Frey said her daughter, however, worried about her family and called several times a week to let them know she was OK. That stopped almost five years ago.
Frey and her husband, Dean, a commercial fisherman, kept their doors open to their daughter and waged a battle over the years for her life.
She came back home several times, thin, sick, vomiting, determined to clean the toxins from her body.
Once she made it into drug treatment in Victoria.
Always she bolted in less than a week, surrendering to heroin. Marnie's body would ache from withdrawal, her mother said, the shakes, vomiting, her bones aching. Her family's heart ached, too.
"The doors were never closed and they still are not," her mother said.
Food inspectors join probe of pig-farm connection
Kim Bolan and Lindsay Kines
Federal food inspectors contacted a Vancouver rendering plant Tuesday to follow up a Vancouver Sun story that said the plant had received pig entrails from the Port Coquitlam farm now under police scrutiny in the disappearance of 50 women from the Downtown Eastside.
Sheila Fagnan, regional director of operations for the Canadian Food Inspection Agency, said she called West Coast Reduction Ltd. to get assurances that the material received at the rendering plant from the farm over years of deliveries had been examined closely.
"I have confirmed again with the reduction facility today [Tuesday] that pig materials only have been delivered as animal products to the rendering plant," Fagnan said. "I just followed up. I was checking with our inspection team here. I read your article."
But she confirmed that the only inspection that is done at the plant is a visual one, without any testing to determine the origin of the material received.
"Any testing that would have been done would be around surveillance for chemical residues. I can't imagine any testing that would distinguish, um, you know -- animal matter one from another," she said.
Police contacted West Coast Reduction last week to inquire about records of deliveries from the Port Coquitlam farm owned by Robert William Pickton and his two siblings.
The rendering plant processes animal remains so they can be used in many products, including animal feed and cosmetics.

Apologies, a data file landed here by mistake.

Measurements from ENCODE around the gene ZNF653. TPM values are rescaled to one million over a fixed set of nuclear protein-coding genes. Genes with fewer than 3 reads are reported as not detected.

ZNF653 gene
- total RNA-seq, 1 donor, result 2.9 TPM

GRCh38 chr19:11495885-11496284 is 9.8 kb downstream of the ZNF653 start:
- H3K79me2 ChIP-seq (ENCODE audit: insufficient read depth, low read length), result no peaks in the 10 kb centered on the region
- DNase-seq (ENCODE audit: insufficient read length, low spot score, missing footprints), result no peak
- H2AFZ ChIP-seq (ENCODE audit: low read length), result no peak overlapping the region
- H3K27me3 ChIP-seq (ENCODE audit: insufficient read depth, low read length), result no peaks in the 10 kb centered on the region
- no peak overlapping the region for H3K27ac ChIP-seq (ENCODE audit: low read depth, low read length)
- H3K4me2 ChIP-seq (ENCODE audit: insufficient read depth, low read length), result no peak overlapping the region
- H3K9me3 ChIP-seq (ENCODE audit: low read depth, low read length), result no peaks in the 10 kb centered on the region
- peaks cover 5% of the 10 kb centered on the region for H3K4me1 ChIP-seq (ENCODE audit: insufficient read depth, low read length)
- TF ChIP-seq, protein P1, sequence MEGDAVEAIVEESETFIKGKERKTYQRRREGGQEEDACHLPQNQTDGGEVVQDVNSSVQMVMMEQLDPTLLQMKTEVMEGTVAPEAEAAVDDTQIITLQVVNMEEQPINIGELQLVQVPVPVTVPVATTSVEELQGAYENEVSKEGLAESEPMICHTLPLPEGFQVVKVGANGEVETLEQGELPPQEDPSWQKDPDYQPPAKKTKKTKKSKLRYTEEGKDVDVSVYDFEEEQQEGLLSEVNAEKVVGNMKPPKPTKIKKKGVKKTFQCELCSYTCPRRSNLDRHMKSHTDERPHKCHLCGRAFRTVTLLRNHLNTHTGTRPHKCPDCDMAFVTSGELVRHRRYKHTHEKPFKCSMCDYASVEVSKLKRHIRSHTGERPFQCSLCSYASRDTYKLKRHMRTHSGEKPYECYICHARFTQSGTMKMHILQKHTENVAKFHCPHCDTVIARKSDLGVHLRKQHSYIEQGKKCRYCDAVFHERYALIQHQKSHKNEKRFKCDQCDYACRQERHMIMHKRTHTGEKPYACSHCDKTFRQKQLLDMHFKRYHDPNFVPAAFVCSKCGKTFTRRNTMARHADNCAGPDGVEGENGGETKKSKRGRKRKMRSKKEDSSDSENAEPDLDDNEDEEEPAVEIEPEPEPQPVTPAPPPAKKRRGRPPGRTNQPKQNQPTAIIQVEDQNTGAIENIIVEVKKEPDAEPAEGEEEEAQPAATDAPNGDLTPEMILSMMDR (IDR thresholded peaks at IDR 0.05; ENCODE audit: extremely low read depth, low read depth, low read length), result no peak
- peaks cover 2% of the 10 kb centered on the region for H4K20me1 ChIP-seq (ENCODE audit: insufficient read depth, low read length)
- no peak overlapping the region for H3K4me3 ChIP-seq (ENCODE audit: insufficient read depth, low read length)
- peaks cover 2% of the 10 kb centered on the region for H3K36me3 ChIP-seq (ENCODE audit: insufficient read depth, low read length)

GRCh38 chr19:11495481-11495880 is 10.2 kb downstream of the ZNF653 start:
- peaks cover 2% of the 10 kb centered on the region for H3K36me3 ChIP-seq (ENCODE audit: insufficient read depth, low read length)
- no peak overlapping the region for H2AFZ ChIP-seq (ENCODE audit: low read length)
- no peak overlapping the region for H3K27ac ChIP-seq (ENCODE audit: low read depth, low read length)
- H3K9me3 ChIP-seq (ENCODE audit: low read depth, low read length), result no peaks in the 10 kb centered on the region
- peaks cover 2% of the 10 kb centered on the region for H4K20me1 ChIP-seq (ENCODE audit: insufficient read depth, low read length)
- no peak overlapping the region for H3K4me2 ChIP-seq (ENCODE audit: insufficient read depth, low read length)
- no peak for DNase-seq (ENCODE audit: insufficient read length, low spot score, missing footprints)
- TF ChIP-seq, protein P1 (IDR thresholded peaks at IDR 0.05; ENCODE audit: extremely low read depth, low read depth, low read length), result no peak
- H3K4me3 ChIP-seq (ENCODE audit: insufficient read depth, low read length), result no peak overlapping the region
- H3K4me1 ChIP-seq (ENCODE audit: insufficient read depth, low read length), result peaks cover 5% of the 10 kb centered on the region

It is located at 105 North Commercial Drive, a block away from a busy prostitute stroll and several blocks away from the Downtown Eastside, where the missing women worked in the sex trade and struggled with drug addiction.
West Coast executive Humphry Koch told The Sun the Picktons had delivered to the rendering plant for more than 20 years and that the company was searching all the necessary records to fully cooperate with police. He said police are interested in an accounting of dates the deliveries were made.
Gina Houston, a friend of Pickton's, earlier told The Sun that the man met prostitutes on his trips to the rendering plant and that he helped them out financially because he felt sorry for them.
Fagnan said West Coast is due for its annual inspection in March and the rendering plant has always met industry standards.
But she said determining the content or origin of entrails delivered to the plant would not be part of the normal inspection process for the federal agency.
"That wouldn't come under a food safety concern," Fagnan said. "It is not an area over which we have jurisdiction. We would be concerned if their source material had chemical residues that are not going to be treated. We have assorted concerns around animal disease prevention. That sort of thing."
The food inspection agency only checks food safety at meat processing plants and not on farms where products originate, she said.
"If we had any concerns about food safety at the processing plant, we might conduct a trace-back to the farm site. And to my knowledge, this farm has never been a supplier to any of the investigations we've been involved in."
Part of the pig farm has been the subject of an intense search since Feb. 5 by the joint Vancouver Police-RCMP Missing Women Task Force.
Police sources earlier told The Sun that Pickton, known as Willy, is a person of interest in the investigation, though no one has been charged.